That they're different as day and night is unarguable, but the first two women appointed to the U.S. Supreme Court elevated one another, and the status of women in this country, immeasurably through their combined efforts. Sisters In Law: How Sandra Day O'Connor and Ruth Bader Ginsburg Went to the Supreme Court and Changed the World profiles O'Connor and Ginsburg, their struggles for acceptance in a field designed to exclude them and the cases they worked on that had the greatest impact.
Tom Piazza’s new novel is a crisply told tale of race relations in Philadelphia a few years before the Civil War, one that brings into sharp relief the tensions that beset Northern society even as it was about to go to war to rid the nation of slavery.
The era of helicopter parenting is officially over, if this new crop of parenting books is any indication. Gone are the days of tracking your child’s every move and fighting her every battle.The focus now is on preparing children for the real world by letting them venture out and even—gasp!—make mistakes.
If someone were to recommend a funny novel about the London Blitz, you might think either that the person was joking or that such a book could only be tasteless and disrespectful. In some cases you’d be right, but in the case of Crooked Heart, British author Lissa Evans’ American debut, you’d be in for a pleasant surprise. Evans has written an amusing tale about morally compromised characters that, in the midst of its comedy, asks whether morally wrong actions are justified in a time of unspeakable horror.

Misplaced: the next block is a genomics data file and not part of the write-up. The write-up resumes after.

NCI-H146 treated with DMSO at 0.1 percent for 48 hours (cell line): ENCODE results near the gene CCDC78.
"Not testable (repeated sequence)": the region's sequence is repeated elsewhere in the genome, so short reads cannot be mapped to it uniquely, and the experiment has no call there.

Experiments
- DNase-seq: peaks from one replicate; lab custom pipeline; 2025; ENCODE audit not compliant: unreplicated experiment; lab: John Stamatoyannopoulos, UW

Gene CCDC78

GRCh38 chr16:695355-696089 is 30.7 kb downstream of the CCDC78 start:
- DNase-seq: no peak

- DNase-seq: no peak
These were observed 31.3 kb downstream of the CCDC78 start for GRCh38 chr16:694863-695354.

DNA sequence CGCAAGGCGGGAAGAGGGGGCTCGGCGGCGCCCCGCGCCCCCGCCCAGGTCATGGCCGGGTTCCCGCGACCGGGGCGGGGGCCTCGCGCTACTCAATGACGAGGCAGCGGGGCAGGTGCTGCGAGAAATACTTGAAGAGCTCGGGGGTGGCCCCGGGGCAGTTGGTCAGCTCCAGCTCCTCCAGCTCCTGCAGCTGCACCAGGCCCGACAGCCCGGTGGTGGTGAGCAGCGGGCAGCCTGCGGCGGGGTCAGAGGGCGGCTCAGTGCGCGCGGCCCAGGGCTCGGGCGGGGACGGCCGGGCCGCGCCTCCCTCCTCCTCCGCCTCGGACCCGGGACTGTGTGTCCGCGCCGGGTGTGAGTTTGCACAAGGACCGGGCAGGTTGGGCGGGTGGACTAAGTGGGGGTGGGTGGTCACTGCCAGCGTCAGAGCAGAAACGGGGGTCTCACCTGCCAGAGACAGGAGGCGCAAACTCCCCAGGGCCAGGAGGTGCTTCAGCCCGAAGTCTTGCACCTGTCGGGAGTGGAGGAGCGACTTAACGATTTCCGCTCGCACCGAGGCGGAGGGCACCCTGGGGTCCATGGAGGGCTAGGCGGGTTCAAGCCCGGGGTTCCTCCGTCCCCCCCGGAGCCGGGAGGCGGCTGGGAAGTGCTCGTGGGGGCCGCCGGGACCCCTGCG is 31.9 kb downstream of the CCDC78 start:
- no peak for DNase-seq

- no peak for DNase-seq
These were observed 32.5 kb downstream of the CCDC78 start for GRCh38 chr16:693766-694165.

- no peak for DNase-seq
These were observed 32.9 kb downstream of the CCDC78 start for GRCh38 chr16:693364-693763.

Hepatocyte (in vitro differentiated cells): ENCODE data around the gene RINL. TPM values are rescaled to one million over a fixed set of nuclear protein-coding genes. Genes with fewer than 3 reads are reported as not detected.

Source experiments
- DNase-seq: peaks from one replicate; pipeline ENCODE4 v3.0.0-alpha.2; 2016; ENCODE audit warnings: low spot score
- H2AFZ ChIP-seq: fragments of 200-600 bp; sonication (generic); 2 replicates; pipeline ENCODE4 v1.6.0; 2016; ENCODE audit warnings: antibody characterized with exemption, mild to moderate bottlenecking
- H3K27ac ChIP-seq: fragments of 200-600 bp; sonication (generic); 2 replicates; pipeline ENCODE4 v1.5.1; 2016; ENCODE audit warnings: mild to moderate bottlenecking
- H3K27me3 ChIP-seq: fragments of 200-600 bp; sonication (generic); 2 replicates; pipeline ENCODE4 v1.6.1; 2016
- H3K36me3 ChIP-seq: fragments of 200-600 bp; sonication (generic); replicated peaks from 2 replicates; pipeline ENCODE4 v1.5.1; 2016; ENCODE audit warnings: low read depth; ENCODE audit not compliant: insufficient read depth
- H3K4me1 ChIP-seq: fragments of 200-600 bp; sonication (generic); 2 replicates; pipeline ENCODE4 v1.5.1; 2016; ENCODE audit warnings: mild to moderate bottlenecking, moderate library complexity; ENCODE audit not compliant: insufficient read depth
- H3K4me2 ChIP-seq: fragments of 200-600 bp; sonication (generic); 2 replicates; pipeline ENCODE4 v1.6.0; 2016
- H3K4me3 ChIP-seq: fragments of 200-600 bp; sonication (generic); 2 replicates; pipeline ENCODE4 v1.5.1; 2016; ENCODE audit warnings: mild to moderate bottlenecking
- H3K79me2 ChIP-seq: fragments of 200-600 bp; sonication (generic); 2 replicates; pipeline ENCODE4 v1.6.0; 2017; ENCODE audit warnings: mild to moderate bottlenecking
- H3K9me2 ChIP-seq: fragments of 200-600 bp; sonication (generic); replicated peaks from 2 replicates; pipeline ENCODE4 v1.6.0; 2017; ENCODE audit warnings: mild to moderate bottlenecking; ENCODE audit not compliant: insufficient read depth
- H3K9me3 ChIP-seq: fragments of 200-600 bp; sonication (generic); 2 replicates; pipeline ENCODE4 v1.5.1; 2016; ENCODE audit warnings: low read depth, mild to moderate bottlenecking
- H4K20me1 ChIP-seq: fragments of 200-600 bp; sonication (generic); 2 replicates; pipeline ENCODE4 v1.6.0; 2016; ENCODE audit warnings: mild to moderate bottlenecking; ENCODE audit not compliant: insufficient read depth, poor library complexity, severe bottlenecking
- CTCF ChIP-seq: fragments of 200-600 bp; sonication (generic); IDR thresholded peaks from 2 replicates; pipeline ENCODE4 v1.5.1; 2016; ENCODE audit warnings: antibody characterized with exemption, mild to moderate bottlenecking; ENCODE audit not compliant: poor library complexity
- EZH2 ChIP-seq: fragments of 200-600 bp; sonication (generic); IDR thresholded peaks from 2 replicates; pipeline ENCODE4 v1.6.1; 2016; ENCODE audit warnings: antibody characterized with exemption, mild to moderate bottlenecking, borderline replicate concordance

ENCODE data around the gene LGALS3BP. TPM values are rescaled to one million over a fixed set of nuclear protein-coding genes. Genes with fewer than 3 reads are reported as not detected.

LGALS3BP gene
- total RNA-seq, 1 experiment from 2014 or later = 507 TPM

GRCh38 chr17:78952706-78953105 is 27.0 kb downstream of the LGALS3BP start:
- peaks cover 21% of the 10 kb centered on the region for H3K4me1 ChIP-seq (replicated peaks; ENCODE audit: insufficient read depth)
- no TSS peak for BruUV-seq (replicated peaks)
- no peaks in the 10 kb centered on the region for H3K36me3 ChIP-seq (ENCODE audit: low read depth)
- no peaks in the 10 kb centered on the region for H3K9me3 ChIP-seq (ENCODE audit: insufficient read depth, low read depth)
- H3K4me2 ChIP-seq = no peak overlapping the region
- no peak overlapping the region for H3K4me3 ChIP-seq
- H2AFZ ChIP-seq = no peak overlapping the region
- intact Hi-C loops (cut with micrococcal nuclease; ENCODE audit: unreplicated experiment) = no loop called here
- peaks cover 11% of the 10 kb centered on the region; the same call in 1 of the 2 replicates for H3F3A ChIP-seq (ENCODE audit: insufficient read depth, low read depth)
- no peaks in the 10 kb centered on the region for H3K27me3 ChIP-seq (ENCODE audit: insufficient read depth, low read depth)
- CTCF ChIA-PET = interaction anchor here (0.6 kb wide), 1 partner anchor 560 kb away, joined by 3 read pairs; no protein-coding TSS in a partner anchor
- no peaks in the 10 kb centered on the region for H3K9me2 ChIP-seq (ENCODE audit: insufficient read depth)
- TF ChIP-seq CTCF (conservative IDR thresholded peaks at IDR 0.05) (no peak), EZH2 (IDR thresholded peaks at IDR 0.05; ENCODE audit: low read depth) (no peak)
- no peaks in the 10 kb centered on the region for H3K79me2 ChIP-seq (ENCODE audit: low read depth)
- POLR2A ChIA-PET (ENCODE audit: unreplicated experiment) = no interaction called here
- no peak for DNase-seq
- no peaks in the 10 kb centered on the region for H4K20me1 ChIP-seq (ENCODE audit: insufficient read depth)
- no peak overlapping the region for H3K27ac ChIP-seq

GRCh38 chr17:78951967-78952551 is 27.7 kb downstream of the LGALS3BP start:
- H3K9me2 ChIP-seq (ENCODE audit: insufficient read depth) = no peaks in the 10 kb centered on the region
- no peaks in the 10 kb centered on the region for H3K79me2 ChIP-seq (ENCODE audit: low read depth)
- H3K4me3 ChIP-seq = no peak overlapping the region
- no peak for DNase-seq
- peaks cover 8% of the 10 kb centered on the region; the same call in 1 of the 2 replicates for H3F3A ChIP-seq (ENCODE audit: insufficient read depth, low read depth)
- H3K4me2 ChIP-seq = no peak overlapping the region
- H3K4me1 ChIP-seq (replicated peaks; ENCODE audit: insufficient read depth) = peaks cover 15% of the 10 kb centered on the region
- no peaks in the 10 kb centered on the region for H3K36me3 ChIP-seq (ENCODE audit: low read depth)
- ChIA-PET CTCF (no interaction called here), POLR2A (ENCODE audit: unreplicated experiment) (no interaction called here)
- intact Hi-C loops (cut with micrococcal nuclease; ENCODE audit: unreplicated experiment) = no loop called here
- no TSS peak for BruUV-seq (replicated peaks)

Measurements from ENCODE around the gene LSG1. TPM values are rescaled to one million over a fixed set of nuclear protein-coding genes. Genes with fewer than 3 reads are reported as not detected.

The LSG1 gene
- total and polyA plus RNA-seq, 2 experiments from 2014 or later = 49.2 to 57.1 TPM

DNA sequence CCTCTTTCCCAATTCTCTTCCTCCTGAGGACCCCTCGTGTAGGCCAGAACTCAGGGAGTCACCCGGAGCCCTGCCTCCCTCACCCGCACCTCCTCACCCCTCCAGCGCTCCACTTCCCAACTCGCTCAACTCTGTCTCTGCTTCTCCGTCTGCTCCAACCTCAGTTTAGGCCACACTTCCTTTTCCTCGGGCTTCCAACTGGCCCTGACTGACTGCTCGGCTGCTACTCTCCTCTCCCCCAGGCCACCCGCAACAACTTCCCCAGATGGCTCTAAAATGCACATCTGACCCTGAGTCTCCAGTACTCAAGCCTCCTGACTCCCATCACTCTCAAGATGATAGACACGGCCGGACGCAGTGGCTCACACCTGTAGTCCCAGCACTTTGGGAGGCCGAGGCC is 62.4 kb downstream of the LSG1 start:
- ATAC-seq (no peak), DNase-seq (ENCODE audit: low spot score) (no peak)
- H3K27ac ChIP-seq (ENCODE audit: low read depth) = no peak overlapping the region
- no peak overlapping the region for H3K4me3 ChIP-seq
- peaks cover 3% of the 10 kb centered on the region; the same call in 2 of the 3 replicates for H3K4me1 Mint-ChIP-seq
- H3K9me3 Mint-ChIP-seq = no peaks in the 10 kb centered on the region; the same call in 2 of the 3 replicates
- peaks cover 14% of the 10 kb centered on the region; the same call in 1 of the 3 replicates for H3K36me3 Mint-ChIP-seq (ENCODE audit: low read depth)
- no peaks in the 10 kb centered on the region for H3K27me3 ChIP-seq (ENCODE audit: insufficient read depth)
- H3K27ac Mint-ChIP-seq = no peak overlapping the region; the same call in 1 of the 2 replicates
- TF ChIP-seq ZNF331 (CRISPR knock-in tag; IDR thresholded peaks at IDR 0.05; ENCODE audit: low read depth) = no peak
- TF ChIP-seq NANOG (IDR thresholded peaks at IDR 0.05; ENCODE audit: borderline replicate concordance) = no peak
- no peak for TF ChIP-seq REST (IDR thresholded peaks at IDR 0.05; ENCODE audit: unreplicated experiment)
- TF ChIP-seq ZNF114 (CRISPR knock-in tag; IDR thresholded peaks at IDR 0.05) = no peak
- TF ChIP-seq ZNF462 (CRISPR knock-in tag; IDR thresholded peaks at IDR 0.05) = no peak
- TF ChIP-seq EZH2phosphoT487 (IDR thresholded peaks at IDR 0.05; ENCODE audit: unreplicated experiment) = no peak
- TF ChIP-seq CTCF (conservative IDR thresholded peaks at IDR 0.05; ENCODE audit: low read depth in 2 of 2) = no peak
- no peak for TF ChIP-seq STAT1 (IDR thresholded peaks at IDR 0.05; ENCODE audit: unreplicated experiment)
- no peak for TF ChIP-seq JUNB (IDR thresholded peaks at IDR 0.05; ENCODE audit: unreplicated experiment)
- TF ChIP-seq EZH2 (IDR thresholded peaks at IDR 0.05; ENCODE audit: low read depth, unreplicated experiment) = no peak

Three novels explore the hardships, complexities and a few triumphs within families, from the 1920s homestead to present-day Europe, make for great group discussion this month.
It’s one of America’s most iconic pieces of literature, and now, 55 years after its publication, To Kill a Mockingbird by Harper Lee has a companion.
This month's best new mysteries include four top-notch, globe-trotting tales that will keep you on the edge of your seat.
Christie Brinkley, Cheryl Tiegs, Jean Shrimpton, Christy Turlington, Naomi Campbell: Name a famous model, and more likely than not, she was once represented by Eileen Ford, who started her eponymous modeling agency with husband Jerry in 1947 and built it into an international powerhouse.
Inspect Europe today, and you would struggle to believe that its greatest scuffles were once about anything other than bailouts and shared currency, or Eurovision and football. Yet 2015 marks the bicentennial of a battle that stands as a summation of that continent's centuries of bloody wars, particularly those of the 20th: Waterloo. Two new books take different approaches to remembering this conflict.
English audiologist-turned-author S.J. Watson made a big splash with his debut thriller, Before I Go to Sleep, in 2011. The book chronicled the struggles of a woman who suffers from an acute form of amnesia, and has to reconstruct the details of her life every day when she wakes up. Nicole Kidman starred in the much-anticipated (though tepidly received) big-screen version of Watson’s book, which was translated into over 40 languages.